The First Emerald Cloud Lab Production Facility Unveiled
Emerald Therapeutics has announced the opening of its first Emerald Cloud Lab (ECL) production facility, ECL-1, in the biotech corridor of South San Francisco.
ECL-1 is a state-of-the-art life sciences laboratory that scientists can remotely access via the Internet where automated robotics conduct experiments exactly as specified by the user.
“The ECL is a virtualized laboratory and allows scientists to abstract away the manual labor currently inherent in scientific research,” said Emerald Therapeutics Co-Founder and Co-CEO, Dr. D.J. Kleinbaum. “Scientists are able to design and drive their experiments as if they were standing in front of the instrument themselves, giving them full control over the process without the grunt work and friction usually associated with research. We hope this system will empower people in the same way that Taiwan Semiconductor Manufacturing Company (TSMC) did in the semiconductor industry and Amazon Web Services (AWS) did in the IT world.”
Emerald unveiled the ECL in mid-2014 and announced that its invitation-only beta trial would begin in Q1 of 2015. Since then, the company built a new production facility from the ground up and installed over $3 million of scientific instrumentation including liquid handlers, mass spectrometers, HPLCs (high pressure liquid chromatography), flow cytometers, DNA synthesizers, epifluorescence microscopes, plate readers, lyophilizers and a few dozen others.
The ECL offers over forty different experiment types that its beta users can be running in under 48 hours. Over the next eighteen months, Emerald will be expanding the number of experiments to over 100, enabling scientists to do any standard in vitro life sciences experiment on the ECL, including Nuclear Magnetic Resonance (NMR), gas chromatography, flow chemistry, and DNA sequencing.
According to Dr. Brian Frezza, Emerald’s other Co-Founder and Co-CEO, all of the ECL’s automation is just a tool to gain full computational closure around each experiment. “Capturing everything relevant to the experiment in robotics allows us to ensure that every experiment has push-button reproducibility. In addition, we’re able to create a system that automatically captures extreme levels of detail about the experiments beyond just the raw data, including sample tracking, protocol information, controls and maintenance information, and environmental data. In many ways, the real value of our system is not in the robotics, but rather in the ability to capture, share, search, and reproduce experimental results.”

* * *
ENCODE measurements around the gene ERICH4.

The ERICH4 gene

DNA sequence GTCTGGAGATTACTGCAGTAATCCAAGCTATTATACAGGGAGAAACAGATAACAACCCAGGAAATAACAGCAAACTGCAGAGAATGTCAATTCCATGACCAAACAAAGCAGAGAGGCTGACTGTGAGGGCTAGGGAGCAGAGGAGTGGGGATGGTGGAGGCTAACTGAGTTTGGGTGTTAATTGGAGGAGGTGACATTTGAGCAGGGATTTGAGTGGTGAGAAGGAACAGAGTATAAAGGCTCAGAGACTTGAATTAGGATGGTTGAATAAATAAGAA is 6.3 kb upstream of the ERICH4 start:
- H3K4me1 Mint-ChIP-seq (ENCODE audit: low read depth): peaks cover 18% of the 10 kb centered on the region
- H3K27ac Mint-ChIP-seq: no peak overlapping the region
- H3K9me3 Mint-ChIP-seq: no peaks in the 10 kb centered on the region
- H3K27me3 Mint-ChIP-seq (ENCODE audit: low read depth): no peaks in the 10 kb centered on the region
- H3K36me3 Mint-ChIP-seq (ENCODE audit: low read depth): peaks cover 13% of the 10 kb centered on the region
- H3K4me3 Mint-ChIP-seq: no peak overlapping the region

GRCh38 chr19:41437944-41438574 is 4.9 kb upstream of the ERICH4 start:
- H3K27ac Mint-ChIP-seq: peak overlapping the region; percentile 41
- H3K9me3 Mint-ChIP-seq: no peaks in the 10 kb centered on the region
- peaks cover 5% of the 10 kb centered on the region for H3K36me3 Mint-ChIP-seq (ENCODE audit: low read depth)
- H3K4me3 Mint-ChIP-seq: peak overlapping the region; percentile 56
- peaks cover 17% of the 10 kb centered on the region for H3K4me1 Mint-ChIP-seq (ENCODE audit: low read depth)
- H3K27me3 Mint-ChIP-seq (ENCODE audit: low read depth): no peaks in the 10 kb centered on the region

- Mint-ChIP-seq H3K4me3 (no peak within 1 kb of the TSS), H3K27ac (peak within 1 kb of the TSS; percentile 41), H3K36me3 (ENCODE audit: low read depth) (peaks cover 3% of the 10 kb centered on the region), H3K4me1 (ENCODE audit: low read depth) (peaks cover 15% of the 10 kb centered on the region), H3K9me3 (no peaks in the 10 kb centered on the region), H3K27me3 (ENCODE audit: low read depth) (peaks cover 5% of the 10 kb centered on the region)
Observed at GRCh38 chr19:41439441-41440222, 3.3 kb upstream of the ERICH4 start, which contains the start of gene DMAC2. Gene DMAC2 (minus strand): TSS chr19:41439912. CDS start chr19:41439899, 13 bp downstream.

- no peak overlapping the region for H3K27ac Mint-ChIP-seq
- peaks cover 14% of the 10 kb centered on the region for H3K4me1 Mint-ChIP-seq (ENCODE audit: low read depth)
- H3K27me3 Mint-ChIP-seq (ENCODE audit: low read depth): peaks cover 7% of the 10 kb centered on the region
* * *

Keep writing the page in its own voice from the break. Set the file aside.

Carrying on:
Dr. Frezza also explained that one of the keys to Emerald’s approach was its unique strategy for software development. “Every experiment interface is written and designed by scientists, for scientists,” said Frezza. “Our Scientific Development team includes people from a diverse cross-section of scientific disciplines and ensures that the interface people will be using was written by scientists who have done that experiment hundreds of times before.”
The ECL grew organically out of Emerald’s stealth therapeutic initiative. As a result, it is quite full-featured and well-tested: Emerald’s research team has already run over 500,000 samples through the system. One of the reasons this team has been able to handle such a large workload is the efficiency gains of running experiments through the ECL: individual scientists at Emerald run between ten and fifteen experiments per day, as compared to one to three experiments per day at other research organizations.
Now the company will start taking a limited number of users off its waitlist of over 300 scientists and labs that signed up after the 2014 unveiling, including scientists from Big Pharma, top universities, and biotech start-up companies. Customers will get access to both the experimental capabilities of the system and to its full suite of data visualization, analysis, and sharing tools.
One of the beta users is from the academic sector, Sanjiv Sam Gambhir, MD, PhD, the chairman of the Department of Radiology at Stanford University School of Medicine and a professor by courtesy in the departments of Bioengineering and Materials Science and Engineering at Stanford University.
An example customer from the biotech startup space is Ethan Oren Perlstein, PhD, founder and CEO of Perlstein Lab, a leading biotech startup, who is using the ECL to research orphan drug treatments. Perlstein has a PhD in molecular and cell biology from Harvard University, and was a Lewis-Sigler Fellow at Princeton University.
“Our biggest expense in 2014 was equipment, the next biggest slice was payroll and that’s the reality for any biotech start-up,” said Perlstein. “With the ECL, we can extend the work we do at our lab without the added equipment and staff. Emerald has developed a model that can have a huge impact on biotech research.”